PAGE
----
Banks Too Big to Fail, Too Big to Bail Out: Roubini
European governments face the quandary of being unable to afford to bail out banks that are still considered too big to fail, while the global economy is heading for a slowdown in the second half of the year, economist Nouriel Roubini of Roubini Global Economics told CNBC Tuesday.
Governments are running out of ways to counter a "massive slowdown" or the risk of a double-dip recession, Roubini said.
"A year ago we had all these policy bullets," he said. "We could push down rates to zero, we had (quantitative easing), we could do a budget deficit of 10 percent of GDP (or) backstop the financial system."
"Banks at this point are too big to fail, but also too big to be bailed, especially in Europe where the sovereigns are in trouble and therefore the ability to backstop the financial system is not there," he said.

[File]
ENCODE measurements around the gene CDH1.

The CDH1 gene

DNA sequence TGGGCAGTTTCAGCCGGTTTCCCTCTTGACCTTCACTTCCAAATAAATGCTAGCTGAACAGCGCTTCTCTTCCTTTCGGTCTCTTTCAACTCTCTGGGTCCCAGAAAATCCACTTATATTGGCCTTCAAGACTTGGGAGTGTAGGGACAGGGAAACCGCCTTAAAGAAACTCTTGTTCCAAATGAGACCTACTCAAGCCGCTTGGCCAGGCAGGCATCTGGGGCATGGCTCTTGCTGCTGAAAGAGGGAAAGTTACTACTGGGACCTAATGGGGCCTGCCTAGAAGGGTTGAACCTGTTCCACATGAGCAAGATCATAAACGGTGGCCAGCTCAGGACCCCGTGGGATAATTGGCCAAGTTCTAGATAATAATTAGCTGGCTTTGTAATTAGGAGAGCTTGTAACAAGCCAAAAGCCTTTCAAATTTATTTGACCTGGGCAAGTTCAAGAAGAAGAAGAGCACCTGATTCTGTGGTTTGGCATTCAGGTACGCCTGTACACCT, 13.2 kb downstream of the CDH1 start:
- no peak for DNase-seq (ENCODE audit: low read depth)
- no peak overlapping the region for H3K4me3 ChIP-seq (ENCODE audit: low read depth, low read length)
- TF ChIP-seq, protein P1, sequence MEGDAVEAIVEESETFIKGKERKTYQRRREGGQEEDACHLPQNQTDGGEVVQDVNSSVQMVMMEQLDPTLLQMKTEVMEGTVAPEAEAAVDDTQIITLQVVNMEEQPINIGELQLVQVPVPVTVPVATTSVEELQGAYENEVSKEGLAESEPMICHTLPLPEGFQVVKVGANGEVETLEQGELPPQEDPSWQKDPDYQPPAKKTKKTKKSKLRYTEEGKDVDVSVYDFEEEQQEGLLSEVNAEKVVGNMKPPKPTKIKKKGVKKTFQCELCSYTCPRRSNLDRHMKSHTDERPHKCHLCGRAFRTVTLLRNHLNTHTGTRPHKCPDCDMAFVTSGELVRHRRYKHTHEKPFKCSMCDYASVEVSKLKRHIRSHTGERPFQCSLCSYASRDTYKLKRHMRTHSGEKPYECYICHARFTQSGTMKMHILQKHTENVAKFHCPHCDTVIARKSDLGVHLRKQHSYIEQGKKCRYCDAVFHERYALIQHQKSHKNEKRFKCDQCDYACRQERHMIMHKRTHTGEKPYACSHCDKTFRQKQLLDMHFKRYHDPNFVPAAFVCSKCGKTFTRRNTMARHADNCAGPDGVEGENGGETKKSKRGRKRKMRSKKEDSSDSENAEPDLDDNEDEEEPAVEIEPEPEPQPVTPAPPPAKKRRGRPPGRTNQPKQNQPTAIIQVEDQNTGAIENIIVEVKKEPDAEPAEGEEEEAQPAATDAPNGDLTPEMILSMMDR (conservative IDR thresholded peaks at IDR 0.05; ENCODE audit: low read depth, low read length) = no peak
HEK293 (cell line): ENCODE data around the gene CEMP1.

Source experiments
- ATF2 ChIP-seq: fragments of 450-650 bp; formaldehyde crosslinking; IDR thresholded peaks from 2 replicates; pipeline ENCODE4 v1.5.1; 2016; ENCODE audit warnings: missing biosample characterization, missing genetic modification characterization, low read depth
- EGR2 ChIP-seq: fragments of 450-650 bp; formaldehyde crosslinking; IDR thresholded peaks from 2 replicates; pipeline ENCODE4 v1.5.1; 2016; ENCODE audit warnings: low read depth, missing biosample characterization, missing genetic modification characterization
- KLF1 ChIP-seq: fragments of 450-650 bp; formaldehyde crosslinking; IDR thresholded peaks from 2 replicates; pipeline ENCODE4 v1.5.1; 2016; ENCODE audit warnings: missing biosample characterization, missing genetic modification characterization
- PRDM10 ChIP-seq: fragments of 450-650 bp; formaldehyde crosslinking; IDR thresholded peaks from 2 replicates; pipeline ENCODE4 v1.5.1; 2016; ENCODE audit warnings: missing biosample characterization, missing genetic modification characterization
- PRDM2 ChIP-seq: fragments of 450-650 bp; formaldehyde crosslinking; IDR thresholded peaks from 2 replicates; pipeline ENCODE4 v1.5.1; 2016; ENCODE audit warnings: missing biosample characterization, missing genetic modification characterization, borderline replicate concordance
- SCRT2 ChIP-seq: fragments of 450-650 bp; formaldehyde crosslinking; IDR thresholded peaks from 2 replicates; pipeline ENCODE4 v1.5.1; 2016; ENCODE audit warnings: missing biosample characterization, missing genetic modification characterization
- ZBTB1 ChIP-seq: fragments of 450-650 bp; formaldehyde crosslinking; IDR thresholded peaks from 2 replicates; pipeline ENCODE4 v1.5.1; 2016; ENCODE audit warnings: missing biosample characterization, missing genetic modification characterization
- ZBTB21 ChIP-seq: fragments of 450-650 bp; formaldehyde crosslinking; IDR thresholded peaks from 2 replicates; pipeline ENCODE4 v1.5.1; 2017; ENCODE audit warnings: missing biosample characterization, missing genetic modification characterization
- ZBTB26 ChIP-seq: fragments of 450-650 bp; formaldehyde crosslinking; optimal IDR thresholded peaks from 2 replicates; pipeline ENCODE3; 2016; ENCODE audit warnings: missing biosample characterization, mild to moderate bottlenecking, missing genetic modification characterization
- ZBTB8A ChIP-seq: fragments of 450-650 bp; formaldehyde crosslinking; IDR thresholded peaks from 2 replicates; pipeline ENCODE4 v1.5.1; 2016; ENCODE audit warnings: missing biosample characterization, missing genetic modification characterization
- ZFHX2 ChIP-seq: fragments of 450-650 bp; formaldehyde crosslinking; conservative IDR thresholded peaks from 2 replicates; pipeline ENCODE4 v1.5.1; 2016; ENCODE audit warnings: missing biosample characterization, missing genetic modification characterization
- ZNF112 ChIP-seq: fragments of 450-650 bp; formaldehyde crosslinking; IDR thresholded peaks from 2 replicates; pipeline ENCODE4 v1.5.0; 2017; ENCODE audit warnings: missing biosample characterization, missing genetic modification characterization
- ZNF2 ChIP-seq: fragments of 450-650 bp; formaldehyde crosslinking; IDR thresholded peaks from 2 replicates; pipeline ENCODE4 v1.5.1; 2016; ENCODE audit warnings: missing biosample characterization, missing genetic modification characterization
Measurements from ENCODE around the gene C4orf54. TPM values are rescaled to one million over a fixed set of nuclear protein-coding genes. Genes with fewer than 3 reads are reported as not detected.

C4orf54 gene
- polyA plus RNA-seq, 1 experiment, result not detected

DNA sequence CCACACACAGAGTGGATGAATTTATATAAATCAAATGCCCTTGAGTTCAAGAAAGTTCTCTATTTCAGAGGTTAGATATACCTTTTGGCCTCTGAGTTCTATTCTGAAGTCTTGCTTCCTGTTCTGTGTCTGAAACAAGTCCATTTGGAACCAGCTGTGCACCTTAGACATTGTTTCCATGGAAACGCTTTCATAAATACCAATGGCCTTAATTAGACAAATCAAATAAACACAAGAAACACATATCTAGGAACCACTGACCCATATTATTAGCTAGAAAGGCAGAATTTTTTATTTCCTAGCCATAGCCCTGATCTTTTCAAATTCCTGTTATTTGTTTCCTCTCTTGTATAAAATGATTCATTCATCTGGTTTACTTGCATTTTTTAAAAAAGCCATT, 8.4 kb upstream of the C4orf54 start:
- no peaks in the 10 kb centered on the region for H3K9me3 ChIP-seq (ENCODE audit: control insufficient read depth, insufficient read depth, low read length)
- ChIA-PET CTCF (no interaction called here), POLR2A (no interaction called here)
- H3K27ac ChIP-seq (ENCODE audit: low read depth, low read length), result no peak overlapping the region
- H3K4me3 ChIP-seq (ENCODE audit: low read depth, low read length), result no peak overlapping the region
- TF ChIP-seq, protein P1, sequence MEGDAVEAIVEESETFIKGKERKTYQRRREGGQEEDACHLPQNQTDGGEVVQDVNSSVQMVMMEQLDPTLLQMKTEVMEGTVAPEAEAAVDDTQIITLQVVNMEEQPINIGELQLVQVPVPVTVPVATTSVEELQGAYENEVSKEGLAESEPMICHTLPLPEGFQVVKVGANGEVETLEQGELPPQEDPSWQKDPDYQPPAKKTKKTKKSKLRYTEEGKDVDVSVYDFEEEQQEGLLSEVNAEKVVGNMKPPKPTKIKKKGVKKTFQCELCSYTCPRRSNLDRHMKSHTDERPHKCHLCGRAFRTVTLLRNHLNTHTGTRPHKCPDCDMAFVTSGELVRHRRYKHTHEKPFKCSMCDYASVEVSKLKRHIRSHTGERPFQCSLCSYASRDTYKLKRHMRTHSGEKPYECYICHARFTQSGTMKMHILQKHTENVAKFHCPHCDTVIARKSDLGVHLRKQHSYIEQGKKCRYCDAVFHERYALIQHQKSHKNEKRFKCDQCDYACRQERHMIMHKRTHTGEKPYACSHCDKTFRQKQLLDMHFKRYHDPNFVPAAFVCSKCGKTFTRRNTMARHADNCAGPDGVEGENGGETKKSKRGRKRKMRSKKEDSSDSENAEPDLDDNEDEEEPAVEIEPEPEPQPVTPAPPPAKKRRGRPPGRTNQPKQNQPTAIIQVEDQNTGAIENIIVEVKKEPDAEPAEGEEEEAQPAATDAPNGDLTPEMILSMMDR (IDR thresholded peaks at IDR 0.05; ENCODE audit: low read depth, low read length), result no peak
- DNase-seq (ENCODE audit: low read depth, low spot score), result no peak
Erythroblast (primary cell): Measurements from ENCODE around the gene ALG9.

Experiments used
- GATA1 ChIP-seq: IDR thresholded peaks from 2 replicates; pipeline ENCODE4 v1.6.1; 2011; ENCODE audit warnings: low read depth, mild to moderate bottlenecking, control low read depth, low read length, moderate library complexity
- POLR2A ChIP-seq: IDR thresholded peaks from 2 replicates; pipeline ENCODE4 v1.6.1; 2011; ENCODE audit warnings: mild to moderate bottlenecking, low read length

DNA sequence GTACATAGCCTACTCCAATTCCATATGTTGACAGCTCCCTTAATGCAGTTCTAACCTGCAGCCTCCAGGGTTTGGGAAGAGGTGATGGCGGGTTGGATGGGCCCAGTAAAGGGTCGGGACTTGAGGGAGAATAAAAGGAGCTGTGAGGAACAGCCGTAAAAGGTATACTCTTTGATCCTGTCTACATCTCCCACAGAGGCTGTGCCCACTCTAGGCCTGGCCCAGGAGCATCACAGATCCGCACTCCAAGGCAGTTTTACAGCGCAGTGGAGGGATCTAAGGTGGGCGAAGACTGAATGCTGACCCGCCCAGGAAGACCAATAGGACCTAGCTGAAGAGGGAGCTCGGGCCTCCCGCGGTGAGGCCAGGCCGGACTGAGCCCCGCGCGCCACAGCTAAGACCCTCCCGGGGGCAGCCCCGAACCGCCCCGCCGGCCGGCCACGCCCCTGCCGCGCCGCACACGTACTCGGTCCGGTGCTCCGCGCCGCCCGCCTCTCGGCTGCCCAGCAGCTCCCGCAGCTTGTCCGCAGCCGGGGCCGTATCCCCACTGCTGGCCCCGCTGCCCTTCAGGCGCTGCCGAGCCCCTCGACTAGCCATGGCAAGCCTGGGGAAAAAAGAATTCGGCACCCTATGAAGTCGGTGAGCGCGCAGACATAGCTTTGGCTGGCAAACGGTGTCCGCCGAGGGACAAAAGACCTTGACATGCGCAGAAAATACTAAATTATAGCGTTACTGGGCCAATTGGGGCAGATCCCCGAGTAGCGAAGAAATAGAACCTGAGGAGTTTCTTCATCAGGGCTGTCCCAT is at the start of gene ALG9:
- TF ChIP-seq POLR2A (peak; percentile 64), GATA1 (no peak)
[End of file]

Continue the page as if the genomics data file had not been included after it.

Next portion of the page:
Roubini said he was unimpressed with the June US employment report, pointing out that the jobless rate fell because of a large number of discouraged workers leaving the labor force, and also noted recently weak data on manufacturing, retail sales and housing.
"Everything signals a slowdown of the US, a slowdown of Europe, a slowdown of Japan and a slowdown of China," he said.
The US economy will growat a rate of 1.5 percent, while the euro zone and Japan will see growth close to 0 and China will grow at a rate of 7 percent, he said.
While not predicting a double-dip recession, with economic growth at a rate of 1.5 percent "everything becomes worse," Roubini said.
The unemployment rate goes higher, the budget deficit is larger, home prices don't stabilize, but fall further and trade tensions with China will be bigger, he said.
"You don't need to have a double dip recession to have a situation that is dismal," he said.
The economy was strong in the first half because of the stimulus and inventory build-up, but "once these things become a drag on the economy, balance-sheet constraints imply deleveraging by houses, deleveraging by the financial system and deleveraging by governments," Roubini said.
"We're going to have a global slowdown," he said.